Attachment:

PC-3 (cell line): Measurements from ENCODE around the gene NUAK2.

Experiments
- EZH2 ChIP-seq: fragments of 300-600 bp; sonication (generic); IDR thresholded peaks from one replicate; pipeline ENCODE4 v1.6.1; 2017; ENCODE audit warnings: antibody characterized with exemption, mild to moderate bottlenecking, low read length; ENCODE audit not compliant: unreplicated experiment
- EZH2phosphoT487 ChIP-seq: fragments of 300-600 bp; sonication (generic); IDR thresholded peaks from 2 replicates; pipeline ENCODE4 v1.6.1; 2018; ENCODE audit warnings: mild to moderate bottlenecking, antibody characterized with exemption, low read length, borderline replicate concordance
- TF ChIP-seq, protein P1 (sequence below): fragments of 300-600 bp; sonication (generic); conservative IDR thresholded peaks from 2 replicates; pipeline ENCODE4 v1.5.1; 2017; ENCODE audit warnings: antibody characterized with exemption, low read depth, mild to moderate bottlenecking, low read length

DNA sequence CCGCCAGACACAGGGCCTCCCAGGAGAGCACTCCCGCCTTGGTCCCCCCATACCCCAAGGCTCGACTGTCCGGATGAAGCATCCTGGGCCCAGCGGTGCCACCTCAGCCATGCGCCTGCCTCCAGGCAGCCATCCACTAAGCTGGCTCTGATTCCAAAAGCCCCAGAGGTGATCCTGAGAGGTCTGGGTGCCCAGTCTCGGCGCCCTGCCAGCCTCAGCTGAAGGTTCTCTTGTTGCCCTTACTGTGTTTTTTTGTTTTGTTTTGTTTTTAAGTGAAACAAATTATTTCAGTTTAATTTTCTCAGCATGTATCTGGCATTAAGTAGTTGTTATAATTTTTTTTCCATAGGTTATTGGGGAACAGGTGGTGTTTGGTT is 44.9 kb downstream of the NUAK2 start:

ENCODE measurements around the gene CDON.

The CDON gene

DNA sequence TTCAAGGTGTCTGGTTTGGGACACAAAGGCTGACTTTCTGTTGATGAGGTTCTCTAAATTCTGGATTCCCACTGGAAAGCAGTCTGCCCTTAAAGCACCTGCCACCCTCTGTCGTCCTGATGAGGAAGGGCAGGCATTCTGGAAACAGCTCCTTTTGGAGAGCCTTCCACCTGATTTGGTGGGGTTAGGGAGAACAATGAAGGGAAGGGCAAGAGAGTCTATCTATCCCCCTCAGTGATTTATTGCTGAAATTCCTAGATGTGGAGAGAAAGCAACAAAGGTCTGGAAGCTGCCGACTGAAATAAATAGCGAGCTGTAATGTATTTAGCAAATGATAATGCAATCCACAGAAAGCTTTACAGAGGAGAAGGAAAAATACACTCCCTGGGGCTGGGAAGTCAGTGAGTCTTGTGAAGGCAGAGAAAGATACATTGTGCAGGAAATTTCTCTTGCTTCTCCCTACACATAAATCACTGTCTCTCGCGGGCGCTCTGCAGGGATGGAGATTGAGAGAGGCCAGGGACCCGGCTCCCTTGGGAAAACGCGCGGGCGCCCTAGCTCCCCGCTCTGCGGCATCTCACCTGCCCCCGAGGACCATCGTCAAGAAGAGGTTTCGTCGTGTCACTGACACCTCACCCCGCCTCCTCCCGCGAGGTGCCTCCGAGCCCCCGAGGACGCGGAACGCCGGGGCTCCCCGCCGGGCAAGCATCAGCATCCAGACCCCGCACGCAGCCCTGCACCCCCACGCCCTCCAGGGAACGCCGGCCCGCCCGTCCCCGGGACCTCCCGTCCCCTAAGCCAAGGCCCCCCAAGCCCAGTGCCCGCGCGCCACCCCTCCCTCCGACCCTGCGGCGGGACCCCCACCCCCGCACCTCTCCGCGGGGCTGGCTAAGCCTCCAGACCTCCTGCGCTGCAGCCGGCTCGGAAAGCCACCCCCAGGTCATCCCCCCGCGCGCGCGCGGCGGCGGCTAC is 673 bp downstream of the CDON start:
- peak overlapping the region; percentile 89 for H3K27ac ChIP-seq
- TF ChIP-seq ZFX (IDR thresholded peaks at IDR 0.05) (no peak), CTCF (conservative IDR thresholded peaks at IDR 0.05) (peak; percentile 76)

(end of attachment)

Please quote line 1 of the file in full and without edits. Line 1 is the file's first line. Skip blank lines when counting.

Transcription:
PC-3 (cell line): Measurements from ENCODE around the gene NUAK2.